Anaesthesia sends neurones down the wrong path in unborn rat babies

Anaesthesia sends neurones down the wrong path in unborn rat babies

While there has long been discussion whether exposure to anaesthesia affects brain development, new Rush University Medical Center research published in the journal Cerebral Cortex describes how prenatal anaesthesia in rats seems to disrupt the “precisely choreographed” and timed migration of neurones to the area of the developing brain where thinking, memory and language occur.

The finding further fuels the debate about the safety of the anaesthesia in pregnancy for unborn babies, with researchers suggesting the estimated 75,000 women undergo surgery while pregnant more closely examine surgery timing.

In a series of experiments detailed in the study In utero Exposure to Anesthetics Alters Neuronal Migration Pattern in Developing Cerebral Cortex and Causes Postnatal Behavioral Deficits in Rats, researchers demonstrated how exposing pregnant rats to anaesthetics affects neuronal migration, the process in mammals in which neurones migrate from their original position deep inside the brain to their final position on the outer edge, or cerebral cortex.

“The cerebral cortex, or grey matter, is the brain’s computer processor. Cognitive processes like thinking, memory, and language are directed there, thus neurones never reaching their proper and predetermined positions in the cortex may have a profound impact on brain function” said the study’s lead author, anaesthetist and neuroscientist Vicko Gluncic.

To test that hypothesis, researchers marked migrating neurones in rat feotuses with a dye and then anaesthetised one group of pregnant rats during the precise period when neuronal migration occurs is its most active. That gestation period roughly corresponds to the late second trimester in humans – when motoric areas of the brain are already well developed while somatosensory and visual cortex is still developing. A control group was not anaesthetised. Examinations of the rats exposed to anaesthetics showed that significant number of neurones remained inappropriately scattered in deeper layers of cortex, and the longer the rats were exposed to prenatal anaesthesia, the more scattered their neurones. A second set of behavioural experiments showed that all the littermates had consistent motor skills, but those exposed to anaesthetics had significant behavioural and learning deficits.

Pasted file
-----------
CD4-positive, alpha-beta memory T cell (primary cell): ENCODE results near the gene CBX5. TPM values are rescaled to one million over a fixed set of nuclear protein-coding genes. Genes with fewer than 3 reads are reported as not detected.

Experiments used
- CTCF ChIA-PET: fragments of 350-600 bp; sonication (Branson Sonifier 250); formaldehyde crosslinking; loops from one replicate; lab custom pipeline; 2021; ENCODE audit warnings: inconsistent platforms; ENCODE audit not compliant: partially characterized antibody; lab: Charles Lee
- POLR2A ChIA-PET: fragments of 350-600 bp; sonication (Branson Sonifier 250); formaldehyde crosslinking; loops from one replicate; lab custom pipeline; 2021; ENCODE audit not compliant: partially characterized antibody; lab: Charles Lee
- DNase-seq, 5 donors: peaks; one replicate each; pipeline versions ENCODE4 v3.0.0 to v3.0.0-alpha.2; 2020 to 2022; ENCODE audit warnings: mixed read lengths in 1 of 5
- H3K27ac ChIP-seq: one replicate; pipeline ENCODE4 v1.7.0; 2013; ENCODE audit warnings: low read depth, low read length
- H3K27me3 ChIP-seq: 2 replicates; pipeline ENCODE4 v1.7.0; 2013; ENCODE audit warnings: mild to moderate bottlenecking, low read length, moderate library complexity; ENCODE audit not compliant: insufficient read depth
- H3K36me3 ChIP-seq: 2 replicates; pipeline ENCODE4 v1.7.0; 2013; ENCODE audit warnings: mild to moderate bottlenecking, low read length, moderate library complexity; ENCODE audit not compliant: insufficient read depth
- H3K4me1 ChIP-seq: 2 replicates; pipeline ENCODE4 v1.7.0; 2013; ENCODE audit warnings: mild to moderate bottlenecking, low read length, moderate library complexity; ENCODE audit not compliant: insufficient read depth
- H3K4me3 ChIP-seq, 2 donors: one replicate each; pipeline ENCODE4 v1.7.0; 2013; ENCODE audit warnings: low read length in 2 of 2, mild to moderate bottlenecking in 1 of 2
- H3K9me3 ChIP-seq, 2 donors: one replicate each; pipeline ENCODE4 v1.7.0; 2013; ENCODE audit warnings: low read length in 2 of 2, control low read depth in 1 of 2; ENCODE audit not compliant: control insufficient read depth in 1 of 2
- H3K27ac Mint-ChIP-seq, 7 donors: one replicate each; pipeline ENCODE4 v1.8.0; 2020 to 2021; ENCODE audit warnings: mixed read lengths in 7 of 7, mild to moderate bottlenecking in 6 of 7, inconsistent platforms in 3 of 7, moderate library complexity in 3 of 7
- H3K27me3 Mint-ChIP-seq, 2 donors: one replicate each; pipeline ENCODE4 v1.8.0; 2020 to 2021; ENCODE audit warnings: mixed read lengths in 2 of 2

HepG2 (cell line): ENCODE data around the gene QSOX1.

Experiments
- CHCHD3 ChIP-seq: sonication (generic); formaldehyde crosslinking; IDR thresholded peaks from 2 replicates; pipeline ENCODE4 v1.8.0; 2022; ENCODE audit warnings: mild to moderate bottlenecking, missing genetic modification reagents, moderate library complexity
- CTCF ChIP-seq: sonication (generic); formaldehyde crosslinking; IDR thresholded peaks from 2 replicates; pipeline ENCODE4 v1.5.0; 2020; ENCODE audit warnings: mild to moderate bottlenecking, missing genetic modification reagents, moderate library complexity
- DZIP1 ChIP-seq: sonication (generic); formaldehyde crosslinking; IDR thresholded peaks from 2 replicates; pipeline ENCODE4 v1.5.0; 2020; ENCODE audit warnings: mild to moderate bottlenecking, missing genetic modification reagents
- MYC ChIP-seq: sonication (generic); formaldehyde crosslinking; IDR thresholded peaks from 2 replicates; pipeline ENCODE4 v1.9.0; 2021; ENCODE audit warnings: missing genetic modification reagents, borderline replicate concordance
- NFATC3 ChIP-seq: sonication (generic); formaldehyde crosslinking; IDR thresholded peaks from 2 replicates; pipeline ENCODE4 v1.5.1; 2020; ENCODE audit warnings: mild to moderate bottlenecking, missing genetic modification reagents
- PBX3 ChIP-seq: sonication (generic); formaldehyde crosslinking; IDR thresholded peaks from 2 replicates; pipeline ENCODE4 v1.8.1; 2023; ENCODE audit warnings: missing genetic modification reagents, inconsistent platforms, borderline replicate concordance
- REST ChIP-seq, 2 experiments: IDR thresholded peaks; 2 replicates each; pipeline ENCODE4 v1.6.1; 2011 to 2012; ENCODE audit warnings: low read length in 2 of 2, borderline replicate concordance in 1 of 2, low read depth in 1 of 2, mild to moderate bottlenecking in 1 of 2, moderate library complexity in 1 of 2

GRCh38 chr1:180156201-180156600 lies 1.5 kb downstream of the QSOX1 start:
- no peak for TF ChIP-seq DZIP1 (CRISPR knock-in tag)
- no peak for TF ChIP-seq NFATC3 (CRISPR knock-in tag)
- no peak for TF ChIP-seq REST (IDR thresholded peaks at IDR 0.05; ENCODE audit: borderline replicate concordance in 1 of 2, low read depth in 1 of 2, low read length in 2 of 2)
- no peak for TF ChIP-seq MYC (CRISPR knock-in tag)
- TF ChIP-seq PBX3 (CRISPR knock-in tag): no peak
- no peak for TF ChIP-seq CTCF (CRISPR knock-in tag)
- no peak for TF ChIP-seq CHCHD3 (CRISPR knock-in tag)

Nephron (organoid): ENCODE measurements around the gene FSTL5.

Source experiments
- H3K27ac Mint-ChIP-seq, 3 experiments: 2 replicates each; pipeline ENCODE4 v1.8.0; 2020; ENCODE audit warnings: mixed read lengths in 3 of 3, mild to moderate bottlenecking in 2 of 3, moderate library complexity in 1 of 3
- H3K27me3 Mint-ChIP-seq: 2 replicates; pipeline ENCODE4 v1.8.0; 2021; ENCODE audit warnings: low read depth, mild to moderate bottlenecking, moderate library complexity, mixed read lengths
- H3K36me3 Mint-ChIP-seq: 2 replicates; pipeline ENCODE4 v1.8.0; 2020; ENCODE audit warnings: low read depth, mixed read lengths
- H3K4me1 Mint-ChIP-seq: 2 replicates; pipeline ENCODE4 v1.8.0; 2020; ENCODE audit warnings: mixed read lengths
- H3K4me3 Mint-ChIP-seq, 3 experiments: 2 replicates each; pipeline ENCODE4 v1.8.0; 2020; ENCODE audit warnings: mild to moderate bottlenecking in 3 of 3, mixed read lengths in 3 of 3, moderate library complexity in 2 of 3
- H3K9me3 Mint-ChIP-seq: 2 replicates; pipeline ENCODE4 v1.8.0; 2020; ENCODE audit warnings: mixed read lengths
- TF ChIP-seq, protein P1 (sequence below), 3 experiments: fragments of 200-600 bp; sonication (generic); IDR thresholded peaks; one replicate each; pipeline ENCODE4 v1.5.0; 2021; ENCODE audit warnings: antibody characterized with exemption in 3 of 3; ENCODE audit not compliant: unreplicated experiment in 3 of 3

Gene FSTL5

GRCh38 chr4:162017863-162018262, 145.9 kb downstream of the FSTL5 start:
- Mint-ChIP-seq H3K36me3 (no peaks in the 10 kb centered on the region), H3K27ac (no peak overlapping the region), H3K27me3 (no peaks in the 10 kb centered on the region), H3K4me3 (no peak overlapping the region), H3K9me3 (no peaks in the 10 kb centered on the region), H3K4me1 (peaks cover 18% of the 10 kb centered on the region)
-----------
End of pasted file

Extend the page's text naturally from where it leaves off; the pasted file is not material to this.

Together, the histological analysis of the rat brains and the behavioural testing demonstrates that in utero exposure to anaesthesia negatively impacts formation of the most sensitive part of the brain by impeding neurones migration pattern. And in spite of these potent and potentially disastrous alterations, the authors say that the effects of anaesthetics on neuronal migration and development of cortical columnar organisation have never been tested before.

Mario Moric, a biostatistician in Rush’s Department of Anesthesiology, indicated that “there is a clear association of anaesthesia type and anaesthetic duration with neuronal migration and cognitive deficits at the drug levels used here (in rat feotuses), what is needed now is to further validate the mechanisms involved as well as test various anaesthetics and anaesthetic protocols to evaluate differential impact on cognitive functioning”

Study authors stressed that the finding in rats cannot translate directly to pregnant women cancelling or postponing needing surgery, though suggested the findings should be considered in inform discussions between women and their physicians.

“We don’t want to push the panic button,” Gluncic says. “It would be wrong if women delay or stop having medically indicated surgeries during pregnancy because of this. However, non-urgent surgeries in pregnancy are typically performed in the second trimester, after organogenesis, and when preterm contractions and spontaneous abortion are less likely than in last trimester. Based upon the present data, the possibility that anaesthesia may affect feotal brain development should be seriously considered and disclosed in informed consent for anaesthesia in the second trimester since the most active period of human feotal brain development actually occurs between 12th and 24th week of pregnancy.”

Source: Rush University Medical Centre

Reference: V Gluncic, and others. In utero Exposure to Anesthetics Alters Neuronal Migration Pattern in Developing Cerebral Cortex and Causes Postnatal Behavioral Deficits in RatsCerebral Cortex, 2019; DOI: 10.1093/cercor/bhz065

Categories: NEWS